Compensation Program Budgets Don't Allow for Big Increases In Salary

by on June 11, 2009 · 0 Comment POSTED IN: HR Info Center

A Compensation Program Supports 0-5% Pay Increase

Budgets aren’t all that easy to administer. For the last five years, the national average for budgets for a compensation program has been about 3%.

If a company’s compensation program has a 3% budget that means you have to average 3% increase for everybody. You take payroll times 3% and that’s your pie, and then you look at everybody out there and say, “How do we pass it out?”

But does that mean everybody gets a 3% increase just because the compensation program budget is 3%? No, not necessarily. You could give individuals more. You don’t have to divide the pie up exactly even just because it was created on an even basis.

But let’s get real. And if you’re in the fortunate crowd and you have a 3% budget, how big can anybody’s personal increase be if the average budget is 3%?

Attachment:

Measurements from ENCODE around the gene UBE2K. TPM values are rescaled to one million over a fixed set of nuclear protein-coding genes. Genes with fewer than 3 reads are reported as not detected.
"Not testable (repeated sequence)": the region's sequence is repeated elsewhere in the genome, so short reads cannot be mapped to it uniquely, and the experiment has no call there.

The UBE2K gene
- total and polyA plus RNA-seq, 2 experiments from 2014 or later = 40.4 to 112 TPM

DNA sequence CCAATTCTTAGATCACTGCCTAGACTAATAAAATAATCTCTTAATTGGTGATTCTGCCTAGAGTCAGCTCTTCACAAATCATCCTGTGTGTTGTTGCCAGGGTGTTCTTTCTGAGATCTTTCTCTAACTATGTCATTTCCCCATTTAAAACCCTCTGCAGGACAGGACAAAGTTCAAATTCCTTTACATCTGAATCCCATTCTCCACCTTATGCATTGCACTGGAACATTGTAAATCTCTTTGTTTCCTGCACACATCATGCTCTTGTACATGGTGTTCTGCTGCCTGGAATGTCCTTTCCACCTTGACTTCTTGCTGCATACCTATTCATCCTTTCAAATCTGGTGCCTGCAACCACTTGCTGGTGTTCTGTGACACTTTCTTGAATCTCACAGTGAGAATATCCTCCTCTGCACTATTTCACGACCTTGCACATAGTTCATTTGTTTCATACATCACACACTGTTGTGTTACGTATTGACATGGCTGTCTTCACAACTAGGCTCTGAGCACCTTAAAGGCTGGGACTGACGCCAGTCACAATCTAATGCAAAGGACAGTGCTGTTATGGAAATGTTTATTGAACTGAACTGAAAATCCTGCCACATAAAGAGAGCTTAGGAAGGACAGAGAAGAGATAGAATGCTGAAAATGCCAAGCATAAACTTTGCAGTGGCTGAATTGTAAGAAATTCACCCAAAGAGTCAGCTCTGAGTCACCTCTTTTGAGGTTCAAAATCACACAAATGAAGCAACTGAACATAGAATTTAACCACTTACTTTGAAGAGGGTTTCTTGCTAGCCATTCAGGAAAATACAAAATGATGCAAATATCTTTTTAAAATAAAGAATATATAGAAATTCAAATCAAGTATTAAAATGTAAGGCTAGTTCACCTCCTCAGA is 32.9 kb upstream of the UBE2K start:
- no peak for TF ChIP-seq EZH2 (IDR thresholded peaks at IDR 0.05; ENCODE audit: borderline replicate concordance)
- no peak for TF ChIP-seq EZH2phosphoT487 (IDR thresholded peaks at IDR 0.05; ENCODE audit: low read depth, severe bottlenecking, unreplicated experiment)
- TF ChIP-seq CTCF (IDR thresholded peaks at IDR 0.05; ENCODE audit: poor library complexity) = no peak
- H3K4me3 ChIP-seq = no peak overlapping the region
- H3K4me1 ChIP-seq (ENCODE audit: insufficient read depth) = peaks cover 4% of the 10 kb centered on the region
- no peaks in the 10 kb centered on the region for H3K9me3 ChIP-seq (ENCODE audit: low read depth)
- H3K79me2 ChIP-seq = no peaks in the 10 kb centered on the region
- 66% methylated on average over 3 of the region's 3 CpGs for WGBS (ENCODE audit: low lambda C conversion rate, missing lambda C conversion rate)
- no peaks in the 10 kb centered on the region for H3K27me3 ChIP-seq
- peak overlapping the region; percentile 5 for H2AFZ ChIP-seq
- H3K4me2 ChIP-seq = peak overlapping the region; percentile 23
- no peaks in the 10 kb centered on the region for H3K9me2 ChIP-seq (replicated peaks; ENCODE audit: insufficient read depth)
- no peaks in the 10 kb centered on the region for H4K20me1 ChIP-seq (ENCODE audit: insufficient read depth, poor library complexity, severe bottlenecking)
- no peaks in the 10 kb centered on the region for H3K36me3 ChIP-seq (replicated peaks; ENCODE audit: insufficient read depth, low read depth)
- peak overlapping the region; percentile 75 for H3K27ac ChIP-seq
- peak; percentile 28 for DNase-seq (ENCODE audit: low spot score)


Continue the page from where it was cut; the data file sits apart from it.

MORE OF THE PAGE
Could you give an individual 14% in a 3% budget? No, you can’t. HR makes up rules preventing that kind of thing. Think of them as hog laws. Hog laws are rules that say one little piggy shouldn’t get all the slop.

And so, people invent rules that say, zero to five in a 3% budget. This is because if you give somebody five, you have to give someone else with the exact same starting salary one. That’s not fun. Nobody wants to do that. And so, zero to five seems to be the dominant mode for a 3% budget.

Think about this for a second. If your compensation program gives somebody a 5% increase in pay in these times where the cost of getting back and forth to work and everything else, do you think they’re going to stand up on the table and go, “Woo-hoo! Ya ha! Finally! Yeah!” Not likely.

On the other hand, you don’t even get to give out many fives, you have to give a one for every five. So that’s the best you can do. And if the best you can do is 5%, the average would have to be 3%.

You give out a lot of twos and threes and fours for every five. So the interesting part of this whole thing is if you’re trying to tell somebody you pay for performance, ultimately the punch line at the end of the joke is not very funny. Five percent is not very funny. And most of the time that’s the best you can do with your compensation program.

Edited Remarks from “How to Drain the Drama from Salary Reviews: A Conversation Roadmap” by Gary Markle

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